Support packages take effect, but need to be stronger hinh anh 1Spraying Truc Bach Ward in Hanoi with disinfectant. (Photo: VNA)

Hanoi (VNS/VNA)
– Support packages from the Government and banks would contribute to partly reducing difficulties for enterprises affected by COVID-19, but stronger measures should be taken for the hardest-hit industries, experts said.

Prime Minister Nguyen Xuan Phuc announced at a meeting last week that a 30 trillion VND (1.3 billion USD) fiscal support package would be implemented to help businesses cope with the coronavirus epidemic.

Commercial banks also pledged to offer a 285 trillion VND (12.39 billion USD) preferential credit package to affected enterprises, Phuc said.

According to finance expert Can Van Luc, the fiscal support package will be made by the Government through measures such as tax breaks, delayed tax payments and acceleration of State spending on infrastructure projects.

The Government hasn’t so far detailed the plans for the fiscal package, but it was forecast that on top of fast-tracked public spending on infrastructure projects, government spending will also be directed toward industries which are hard-hit by the virus. These industries include tourism, transport and agriculture.

Meanwhile, the credit support package will cover interest rate reduction and debt payment rescheduling for struggling firms conducted by commercial banks.

"As capital for the 285 trillion VND preferential credit package comes from commercial banks without aid from the Government, it will not be a Government's stimulus package," Luc noted.   

Banking and financial expert Nguyen Tri Hieu said it was necessary and urgent for the Government to provide the support packages for businesses as many firms had used bank loans but now, they had to scale down or even disrupt their production and business due to the epidemic.

However, Hieu suggested, for businesses seriously hit by the epidemic, stronger support measures should be taken.

He explained that though commercial banks pledged 285 trillion VND preferential loans with interest rate cuts of some 0.5-1 per cent per year for firms, the interest rate was still high when production and business performance has been seriously affected.

“As the loans come from commercial banks, without any aid from the central bank, I think the interest rate will remain high for struggling firms as banks still have to pay high input costs and earn profits,” said Hieu.

Currently, the short-term lending rate at banks averages at 7-9 percent per year, and 9-11 percent per year for medium- and long-term loans.

Nguyen Quoc Hung, director of the State Bank of Vietnam (SBV)’s Credit Department, also admitted he was not sure whether enterprises could absorb the 285 trillion VND credit package as the businesses were facing both production and market difficulties.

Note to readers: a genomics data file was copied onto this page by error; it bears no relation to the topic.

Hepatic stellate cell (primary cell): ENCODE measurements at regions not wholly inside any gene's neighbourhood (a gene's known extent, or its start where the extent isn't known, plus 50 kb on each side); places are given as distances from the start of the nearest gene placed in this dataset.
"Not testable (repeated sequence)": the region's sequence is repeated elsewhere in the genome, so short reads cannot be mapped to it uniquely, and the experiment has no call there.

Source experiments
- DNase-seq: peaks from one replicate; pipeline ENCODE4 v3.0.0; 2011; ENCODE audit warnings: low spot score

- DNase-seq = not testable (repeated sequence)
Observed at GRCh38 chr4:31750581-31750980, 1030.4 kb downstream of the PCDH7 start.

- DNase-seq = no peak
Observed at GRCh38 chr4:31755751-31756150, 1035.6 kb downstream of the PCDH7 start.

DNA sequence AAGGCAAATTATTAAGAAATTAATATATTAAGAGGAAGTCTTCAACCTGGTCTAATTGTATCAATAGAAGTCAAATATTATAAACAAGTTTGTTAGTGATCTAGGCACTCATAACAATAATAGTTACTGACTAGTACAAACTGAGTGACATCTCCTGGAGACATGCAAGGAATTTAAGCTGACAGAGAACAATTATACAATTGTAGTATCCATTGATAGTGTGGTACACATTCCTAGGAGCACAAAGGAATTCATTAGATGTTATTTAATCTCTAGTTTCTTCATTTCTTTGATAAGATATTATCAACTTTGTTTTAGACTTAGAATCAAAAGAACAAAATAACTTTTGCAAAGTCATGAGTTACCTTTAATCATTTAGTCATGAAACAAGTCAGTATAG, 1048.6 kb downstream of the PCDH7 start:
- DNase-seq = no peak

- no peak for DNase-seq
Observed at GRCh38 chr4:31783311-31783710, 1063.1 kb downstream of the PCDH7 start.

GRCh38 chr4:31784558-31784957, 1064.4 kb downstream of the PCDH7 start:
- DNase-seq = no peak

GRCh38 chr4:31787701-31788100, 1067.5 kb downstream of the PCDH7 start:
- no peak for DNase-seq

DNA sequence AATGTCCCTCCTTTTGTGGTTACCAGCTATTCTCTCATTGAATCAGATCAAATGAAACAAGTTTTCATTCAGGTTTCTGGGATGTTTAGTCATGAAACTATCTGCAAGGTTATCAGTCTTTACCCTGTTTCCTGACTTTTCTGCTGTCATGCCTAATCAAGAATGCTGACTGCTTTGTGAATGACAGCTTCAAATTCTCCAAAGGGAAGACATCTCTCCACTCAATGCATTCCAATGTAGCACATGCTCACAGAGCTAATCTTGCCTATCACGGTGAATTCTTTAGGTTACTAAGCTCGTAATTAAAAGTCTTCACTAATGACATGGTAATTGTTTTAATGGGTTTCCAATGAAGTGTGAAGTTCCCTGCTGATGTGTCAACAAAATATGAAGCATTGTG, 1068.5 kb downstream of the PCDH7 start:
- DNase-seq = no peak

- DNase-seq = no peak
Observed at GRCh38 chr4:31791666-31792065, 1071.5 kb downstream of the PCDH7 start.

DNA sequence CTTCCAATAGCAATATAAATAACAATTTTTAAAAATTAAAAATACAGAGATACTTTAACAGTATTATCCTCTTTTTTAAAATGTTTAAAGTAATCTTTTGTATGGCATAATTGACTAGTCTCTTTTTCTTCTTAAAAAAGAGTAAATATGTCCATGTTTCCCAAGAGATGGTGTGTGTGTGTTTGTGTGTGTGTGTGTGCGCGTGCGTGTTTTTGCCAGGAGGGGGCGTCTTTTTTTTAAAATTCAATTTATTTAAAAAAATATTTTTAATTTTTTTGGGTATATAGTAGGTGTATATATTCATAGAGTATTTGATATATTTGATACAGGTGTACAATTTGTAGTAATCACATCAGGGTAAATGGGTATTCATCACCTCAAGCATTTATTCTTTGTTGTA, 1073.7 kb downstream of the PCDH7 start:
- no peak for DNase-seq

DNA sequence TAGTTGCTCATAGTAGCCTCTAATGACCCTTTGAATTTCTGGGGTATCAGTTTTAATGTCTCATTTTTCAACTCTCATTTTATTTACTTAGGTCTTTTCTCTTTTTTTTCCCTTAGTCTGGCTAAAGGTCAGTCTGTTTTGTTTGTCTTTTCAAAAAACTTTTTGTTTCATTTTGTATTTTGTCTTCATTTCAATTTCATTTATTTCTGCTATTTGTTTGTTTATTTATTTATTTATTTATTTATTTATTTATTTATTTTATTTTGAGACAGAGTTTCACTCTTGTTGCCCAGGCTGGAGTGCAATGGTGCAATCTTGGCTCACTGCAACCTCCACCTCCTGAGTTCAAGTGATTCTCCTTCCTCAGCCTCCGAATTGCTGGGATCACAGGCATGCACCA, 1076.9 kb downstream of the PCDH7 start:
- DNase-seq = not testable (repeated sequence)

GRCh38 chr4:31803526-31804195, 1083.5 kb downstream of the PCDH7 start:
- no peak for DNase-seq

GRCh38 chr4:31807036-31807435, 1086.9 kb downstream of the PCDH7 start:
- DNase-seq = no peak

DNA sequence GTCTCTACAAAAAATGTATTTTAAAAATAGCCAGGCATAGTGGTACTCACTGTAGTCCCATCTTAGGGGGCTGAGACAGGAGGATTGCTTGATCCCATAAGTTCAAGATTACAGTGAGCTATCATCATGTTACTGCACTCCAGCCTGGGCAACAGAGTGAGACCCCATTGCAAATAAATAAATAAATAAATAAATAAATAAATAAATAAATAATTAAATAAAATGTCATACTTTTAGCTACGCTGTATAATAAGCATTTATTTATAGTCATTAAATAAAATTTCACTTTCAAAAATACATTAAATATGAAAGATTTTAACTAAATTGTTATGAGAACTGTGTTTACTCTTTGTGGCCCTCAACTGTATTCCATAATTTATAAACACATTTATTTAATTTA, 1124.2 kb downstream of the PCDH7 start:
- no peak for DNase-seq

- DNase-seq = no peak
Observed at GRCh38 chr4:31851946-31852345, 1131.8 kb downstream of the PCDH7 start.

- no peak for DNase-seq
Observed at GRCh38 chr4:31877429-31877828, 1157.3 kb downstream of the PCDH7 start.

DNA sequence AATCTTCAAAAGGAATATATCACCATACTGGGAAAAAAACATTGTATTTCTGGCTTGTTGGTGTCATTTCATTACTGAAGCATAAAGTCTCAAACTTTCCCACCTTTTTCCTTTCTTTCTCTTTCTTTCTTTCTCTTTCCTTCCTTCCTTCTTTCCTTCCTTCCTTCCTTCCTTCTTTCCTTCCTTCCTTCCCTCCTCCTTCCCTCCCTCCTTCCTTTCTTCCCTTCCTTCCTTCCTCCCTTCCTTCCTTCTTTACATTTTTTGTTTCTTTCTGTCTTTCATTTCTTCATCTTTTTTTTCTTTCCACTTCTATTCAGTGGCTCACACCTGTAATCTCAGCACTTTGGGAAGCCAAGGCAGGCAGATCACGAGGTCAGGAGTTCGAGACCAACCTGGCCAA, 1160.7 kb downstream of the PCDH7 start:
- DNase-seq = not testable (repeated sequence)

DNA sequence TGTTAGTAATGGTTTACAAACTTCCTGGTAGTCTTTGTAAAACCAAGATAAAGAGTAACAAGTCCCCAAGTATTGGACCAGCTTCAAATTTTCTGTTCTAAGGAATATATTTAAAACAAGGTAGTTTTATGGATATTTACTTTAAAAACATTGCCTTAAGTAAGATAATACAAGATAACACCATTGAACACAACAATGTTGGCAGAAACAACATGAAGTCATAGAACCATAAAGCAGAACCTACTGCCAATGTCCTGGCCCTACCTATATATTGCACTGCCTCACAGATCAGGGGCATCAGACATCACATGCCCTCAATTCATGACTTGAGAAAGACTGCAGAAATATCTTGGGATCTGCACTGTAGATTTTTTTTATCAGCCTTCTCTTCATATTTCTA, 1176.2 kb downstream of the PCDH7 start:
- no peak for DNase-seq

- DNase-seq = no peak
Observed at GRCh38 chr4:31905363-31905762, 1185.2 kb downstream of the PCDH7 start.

It was difficult for banks to boost lending at this time as capital demands were very low, Hung said, citing SBV’s data that credit growth of the entire banking system in the first two months of this year slowed sharply, inching up only 0.06 percent against the 1 per cent rate in the same period last year, due to adverse impacts of the COVID-19 epidemic. Compared with the end of last year, credit even decreased by 0.18 percent.

“The Government should offer stronger support, such as cutting the policy interest rate by some 0.5 percentage points to provide lower interest rate fund for commercial banks, who then can lend to struggling firms at better interest rates,” Hieu suggested.

A lower interest rate was very important, especially under the current context when businesses were shrinking production or even closing their doors, and had no capital demands, he noted. 

Central banks of many other countries have so far also taken strong measures, attempting to contain the coronavirus’ economic fallout, Hieu said, citing the Federal Reserve last week was the latest to slash its interest rates by half a percentage point, its biggest single cut and first emergency rate move in more than a decade since the depths of the 2008 financial crisis, as a pre-emptive move to protect the economy from the coronavirus.

Meanwhile, analysts from Fitch Solutions believed the Government’s fiscal support package would see a larger deficit this year versus the Government’s prior forecast.

“We are revising our forecast for Vietnam to record a fiscal deficit of 3.8 percent of GDP (excluding debt principal repayments) in 2020, versus 3.4 percent previously... Accounting for debt repayments, our 2020 deficit forecast is revised to 7.4 percent of GDP, from 7.0 percent previously,” Fitch analysts said.

In light of this fiscal package, Vietnam’s expenditures will be also expected to grow by 8.1 percent, from 7.4 percent previously, over the first 2019 full year estimates, according to the analysts./.